Thursday, December 20, 2007

National Public Radio Segment on EA

Early this morning, National Public Radio ran a segment on Emerging Adulthood, including quotes from Jeff Arnett. Click here to listen to the piece.

Saturday, December 15, 2007

Young Voters' Candidate Preferences as 2008 Campaign Heats Up

One of the topics I like to discuss on this blog is emerging adults' political views and, with the 2008 presidential primary season getting underway soon, a recent poll provides some interesting findings.

According to an article on the "Politico" website, a Harvard Institute of Politics survey of 18-24 year-olds nationally shows a difference in the preferences of Democratic-leaning respondents, based on whether or not they're attending college:

[Barack] Obama leads [Hillary] Clinton 43 percent to 23 percent among current college students — but Clinton leads Obama among youth who never enrolled in college, 38 percent to 31 percent.

The Politico article also notes expert opinion on why these results may have emerged:

John Della Volpe, director of polling at the Institute of Politics, says that the disparity reflects a class divide. Just as Obama does better among students, he does better among young people from wealthier families. Young Democrats from lower-income families are more likely to favor Clinton, according to Della Volpe.

“Clinton is seen as more of a traditional lunch-pail Democrat,” said Della Volpe. “She is concerned with domestic issues.”

Iowa State University sociology professor Bill Woodman, whose students have studied the campaign, is also quoted to the effect that, "supporting Obama has picked up a self-perpetuating cool factor on campus."

The report of the survey directly from the Harvard IOP also discussed the candidate preferences of Republican-leaning 18-24 year-olds, but the college/non-college distinction is not highlighted.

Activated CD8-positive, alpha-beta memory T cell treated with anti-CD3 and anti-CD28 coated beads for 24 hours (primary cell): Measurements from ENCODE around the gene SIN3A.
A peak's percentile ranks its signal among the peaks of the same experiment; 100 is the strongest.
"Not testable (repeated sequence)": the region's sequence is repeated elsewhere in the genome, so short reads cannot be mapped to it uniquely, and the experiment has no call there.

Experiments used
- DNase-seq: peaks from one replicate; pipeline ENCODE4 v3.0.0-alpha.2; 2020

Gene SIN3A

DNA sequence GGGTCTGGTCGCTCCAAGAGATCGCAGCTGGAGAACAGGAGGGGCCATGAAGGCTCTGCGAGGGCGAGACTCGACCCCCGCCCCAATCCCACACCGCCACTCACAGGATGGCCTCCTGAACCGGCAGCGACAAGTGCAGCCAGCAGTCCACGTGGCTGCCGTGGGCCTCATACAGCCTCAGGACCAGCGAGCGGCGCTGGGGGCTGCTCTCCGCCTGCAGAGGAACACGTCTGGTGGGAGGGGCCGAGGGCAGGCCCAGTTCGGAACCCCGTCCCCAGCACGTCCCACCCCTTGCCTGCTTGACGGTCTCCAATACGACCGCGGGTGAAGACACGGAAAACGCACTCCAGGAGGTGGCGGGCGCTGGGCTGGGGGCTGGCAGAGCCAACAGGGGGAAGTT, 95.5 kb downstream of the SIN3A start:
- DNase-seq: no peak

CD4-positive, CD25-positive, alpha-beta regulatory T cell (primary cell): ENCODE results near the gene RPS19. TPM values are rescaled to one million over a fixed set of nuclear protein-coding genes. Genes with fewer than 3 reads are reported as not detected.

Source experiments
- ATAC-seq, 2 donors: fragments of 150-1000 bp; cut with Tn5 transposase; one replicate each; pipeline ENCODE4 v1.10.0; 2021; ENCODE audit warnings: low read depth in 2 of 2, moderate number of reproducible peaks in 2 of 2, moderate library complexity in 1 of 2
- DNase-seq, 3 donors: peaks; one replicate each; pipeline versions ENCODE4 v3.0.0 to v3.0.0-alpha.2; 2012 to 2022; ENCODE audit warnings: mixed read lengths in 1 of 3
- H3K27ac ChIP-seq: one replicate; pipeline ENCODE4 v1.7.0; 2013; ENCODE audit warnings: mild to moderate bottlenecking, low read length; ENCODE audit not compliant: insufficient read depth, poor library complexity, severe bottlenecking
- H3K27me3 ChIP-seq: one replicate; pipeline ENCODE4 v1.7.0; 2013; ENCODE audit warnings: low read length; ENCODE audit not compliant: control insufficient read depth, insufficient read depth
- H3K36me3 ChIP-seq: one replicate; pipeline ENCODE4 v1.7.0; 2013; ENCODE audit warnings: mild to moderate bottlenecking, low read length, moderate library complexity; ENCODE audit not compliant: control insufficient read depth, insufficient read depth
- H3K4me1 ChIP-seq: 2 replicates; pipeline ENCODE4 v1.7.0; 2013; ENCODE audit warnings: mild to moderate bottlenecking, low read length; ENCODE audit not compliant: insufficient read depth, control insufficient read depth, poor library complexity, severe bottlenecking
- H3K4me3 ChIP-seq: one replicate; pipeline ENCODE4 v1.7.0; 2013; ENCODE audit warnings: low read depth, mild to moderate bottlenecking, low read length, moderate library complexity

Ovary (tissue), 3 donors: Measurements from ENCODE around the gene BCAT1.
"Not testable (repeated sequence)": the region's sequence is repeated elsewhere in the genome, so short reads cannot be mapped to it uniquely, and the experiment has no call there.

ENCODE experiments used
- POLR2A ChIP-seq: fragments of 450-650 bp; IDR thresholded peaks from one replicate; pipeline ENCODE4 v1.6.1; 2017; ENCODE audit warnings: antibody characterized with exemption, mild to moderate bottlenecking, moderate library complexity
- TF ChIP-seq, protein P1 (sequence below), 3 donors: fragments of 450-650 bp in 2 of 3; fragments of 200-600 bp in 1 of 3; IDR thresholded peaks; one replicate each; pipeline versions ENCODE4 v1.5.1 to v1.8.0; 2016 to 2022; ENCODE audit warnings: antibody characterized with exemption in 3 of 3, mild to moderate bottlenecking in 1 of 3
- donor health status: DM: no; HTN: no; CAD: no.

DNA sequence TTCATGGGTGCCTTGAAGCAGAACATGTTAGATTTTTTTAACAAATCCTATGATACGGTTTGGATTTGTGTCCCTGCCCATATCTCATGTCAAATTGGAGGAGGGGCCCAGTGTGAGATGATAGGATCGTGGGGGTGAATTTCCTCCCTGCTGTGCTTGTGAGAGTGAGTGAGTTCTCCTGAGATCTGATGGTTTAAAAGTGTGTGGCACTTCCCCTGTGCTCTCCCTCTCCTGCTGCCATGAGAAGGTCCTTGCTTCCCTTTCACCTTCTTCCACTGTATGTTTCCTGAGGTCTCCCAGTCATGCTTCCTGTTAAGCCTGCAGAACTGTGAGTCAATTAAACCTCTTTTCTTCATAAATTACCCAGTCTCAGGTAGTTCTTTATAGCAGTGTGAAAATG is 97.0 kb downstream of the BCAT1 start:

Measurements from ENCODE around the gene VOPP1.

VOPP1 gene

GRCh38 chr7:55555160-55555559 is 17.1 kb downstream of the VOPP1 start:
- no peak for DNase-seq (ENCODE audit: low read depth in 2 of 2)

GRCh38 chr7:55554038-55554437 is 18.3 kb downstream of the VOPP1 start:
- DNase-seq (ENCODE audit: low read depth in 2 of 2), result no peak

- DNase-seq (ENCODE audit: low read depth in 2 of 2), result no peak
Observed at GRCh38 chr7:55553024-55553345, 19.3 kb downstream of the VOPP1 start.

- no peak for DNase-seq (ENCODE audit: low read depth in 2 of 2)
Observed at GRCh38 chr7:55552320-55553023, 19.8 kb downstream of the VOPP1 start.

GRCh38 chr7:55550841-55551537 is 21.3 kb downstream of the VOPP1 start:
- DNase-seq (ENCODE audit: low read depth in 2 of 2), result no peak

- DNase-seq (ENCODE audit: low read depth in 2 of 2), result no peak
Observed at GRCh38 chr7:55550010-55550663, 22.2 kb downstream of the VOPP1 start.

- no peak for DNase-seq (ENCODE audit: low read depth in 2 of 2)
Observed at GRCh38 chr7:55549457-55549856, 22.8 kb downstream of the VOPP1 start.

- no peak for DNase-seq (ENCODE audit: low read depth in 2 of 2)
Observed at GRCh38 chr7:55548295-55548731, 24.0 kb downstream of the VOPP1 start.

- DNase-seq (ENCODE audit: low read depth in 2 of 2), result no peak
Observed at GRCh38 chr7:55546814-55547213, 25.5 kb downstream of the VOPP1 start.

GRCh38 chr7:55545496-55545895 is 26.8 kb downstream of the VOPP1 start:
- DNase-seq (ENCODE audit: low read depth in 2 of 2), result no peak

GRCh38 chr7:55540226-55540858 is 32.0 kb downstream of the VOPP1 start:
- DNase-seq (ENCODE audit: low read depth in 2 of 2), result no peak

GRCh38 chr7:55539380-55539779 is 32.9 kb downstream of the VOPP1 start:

The inclusion of young people not attending college, as well as their college counterparts, is an important element of the IOP survey. Given that social scientists are heavily based at universities, college students are a readily available population to study. The relative exclusion of same-age non-college individuals from research studies has led many scholars to label this group the "Forgotten Half" (click here for an example).

Only by studying both college- and non-college-bound youth can research on Emerging Adulthood reach its full potential.

Tuesday, December 11, 2007

Special Journal Series on EA Around the World

The Society for Research in Child Development (SRCD) has established a new journal this year, called Child Development Perspectives. The December issue includes a special series of articles (11 in all), under the rubric "Emerging Adulthood Around the World" (Table of Contents).

Consistent with the theme, several articles report on EA in different regions and countries of the world. There's also a debate between Jeffrey Arnett, who first proposed the specific stage of EA in 2000, and EA critics Leo B. Hendry and Marion Kloep.

From my initial skimming of several of the articles, they appear to provide a lot of interesting material on EA, and where it should go from here.